The UK’s Armed Forces minister has been urged to provide assurances that financial support will be made available to serving personnel and veterans to help them cope with the cost of living.
It comes after it was revealed that almost 3,000 members of the Armed Forces have had to claim Universal Credit amid the crisis.
Scotland’s veterans minister Keith Brown has written to his UK counterpart, James Heappey, to raise concerns about the support available.
Brown described the rise in the number of benefits claimants among serving Armed Forces personnel as “shocking”.
The SNP’s depute leader also underlined the Scottish Government’s “unwavering support” to the country’s veterans, as he accused the UK Government of failing to provide appropriate financial support.
A Veterans Strategy Action was launched by the UK Government in January this year, including more than 60 commitments and backed by an extra £70bn.
Around 800 veterans have also been offered employment through the UK Government’s Great Place to Work scheme.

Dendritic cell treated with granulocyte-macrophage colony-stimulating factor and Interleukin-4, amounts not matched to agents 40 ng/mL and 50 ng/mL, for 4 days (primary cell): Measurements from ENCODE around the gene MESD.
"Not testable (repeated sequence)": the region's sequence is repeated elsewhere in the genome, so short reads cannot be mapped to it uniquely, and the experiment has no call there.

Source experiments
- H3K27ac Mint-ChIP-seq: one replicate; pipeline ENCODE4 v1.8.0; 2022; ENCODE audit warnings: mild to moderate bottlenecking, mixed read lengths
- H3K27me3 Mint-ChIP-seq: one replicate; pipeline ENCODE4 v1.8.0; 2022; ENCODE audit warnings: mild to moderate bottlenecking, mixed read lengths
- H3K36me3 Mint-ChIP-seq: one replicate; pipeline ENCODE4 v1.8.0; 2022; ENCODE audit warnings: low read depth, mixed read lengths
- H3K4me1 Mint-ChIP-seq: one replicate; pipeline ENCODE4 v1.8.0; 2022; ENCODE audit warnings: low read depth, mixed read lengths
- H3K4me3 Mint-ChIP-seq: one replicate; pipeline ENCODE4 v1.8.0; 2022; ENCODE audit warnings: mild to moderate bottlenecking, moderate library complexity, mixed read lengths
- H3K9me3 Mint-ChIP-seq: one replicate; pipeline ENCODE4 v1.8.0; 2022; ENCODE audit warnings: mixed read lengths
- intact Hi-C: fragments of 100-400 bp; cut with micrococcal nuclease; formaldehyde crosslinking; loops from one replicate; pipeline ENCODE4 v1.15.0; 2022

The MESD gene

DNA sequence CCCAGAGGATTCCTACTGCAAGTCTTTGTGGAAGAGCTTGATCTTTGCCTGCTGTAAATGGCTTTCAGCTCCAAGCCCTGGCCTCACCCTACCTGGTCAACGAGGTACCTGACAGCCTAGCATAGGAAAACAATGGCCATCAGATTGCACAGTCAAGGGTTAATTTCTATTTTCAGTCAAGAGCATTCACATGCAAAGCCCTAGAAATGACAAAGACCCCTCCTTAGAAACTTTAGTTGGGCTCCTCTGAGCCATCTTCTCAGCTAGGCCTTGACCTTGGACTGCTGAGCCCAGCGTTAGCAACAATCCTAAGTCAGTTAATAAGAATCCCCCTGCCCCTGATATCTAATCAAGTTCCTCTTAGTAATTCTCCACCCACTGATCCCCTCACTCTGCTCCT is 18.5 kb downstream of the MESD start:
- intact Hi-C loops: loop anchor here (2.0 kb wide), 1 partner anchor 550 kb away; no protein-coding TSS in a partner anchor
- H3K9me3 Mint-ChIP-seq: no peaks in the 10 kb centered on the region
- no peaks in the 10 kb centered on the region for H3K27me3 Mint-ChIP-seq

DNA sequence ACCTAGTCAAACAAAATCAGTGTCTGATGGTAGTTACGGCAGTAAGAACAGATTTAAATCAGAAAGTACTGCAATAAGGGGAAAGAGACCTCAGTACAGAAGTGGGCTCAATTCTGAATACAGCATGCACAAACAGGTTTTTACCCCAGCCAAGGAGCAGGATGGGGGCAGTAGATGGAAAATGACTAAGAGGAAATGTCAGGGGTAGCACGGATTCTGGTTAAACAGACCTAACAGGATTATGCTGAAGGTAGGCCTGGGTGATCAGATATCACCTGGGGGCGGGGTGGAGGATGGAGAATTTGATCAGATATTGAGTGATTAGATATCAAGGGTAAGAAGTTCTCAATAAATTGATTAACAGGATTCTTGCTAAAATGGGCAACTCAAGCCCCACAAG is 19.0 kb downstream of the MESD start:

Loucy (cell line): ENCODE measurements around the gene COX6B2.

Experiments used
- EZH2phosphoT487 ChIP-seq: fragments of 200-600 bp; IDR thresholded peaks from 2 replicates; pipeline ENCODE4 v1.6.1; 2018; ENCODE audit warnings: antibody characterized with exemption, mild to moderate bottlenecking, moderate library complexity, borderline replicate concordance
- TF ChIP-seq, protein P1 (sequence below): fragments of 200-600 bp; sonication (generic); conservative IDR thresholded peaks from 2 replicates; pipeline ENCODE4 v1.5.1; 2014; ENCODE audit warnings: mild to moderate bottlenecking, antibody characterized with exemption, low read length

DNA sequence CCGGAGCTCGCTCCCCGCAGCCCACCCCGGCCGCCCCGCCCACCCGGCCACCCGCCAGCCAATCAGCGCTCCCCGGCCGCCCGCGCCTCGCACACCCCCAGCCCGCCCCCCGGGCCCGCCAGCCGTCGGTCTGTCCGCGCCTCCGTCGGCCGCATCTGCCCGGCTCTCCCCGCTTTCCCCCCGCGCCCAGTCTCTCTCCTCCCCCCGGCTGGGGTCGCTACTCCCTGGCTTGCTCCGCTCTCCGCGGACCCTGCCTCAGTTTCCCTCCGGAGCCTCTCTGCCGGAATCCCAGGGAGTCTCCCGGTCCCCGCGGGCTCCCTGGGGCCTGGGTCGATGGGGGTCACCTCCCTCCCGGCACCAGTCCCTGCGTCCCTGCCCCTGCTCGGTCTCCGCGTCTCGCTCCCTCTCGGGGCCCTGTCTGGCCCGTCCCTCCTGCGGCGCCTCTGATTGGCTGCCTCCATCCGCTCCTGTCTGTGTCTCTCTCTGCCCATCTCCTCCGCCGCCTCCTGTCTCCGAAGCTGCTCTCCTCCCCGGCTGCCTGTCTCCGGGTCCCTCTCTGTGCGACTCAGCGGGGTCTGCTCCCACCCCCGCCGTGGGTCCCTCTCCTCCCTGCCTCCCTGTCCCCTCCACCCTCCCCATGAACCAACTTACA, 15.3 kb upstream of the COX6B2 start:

Graeme Dey, who previously served as minister for veterans in the Scottish Government, insisted that veterans “deserve so much better” than being faced with struggling to make ends meet.
“The Tories are failing too many of those who have served the country,” said the SNP MSP.
“They may talk the talk regarding valuing this group but the appalling number of veterans requiring Universal Credit just to get by demonstrates in the starkest terms that they simply don’t walk the walk.
“The idea that someone who has perhaps risked their lives or been left with a physical or mental legacy from military service, comes home and is left struggling to make ends meet is reprehensible.
“They deserve so much better than that which is why I welcome the Scottish Government writing to the UK Government to urge them to do more.”
Dey added: “The Scottish Government has proved its support for returning personnel through the Veterans Strategy Action Plan, which looks to ensure that veterans enter appropriate employment and enhance their careers.
“I hope the UK Government can show the same level of support.”
A UK Government spokesperson explained that there is “bespoke” employment support provided to those leaving the Armed Forces when leaving service.
“While the vast majority of veterans transition successfully into civilian life, it’s important we support those who may need more help,” they said.
“That is why bespoke employment support is provided when leaving the Armed Forces and the Government is providing tax relief to employers who hire veterans.”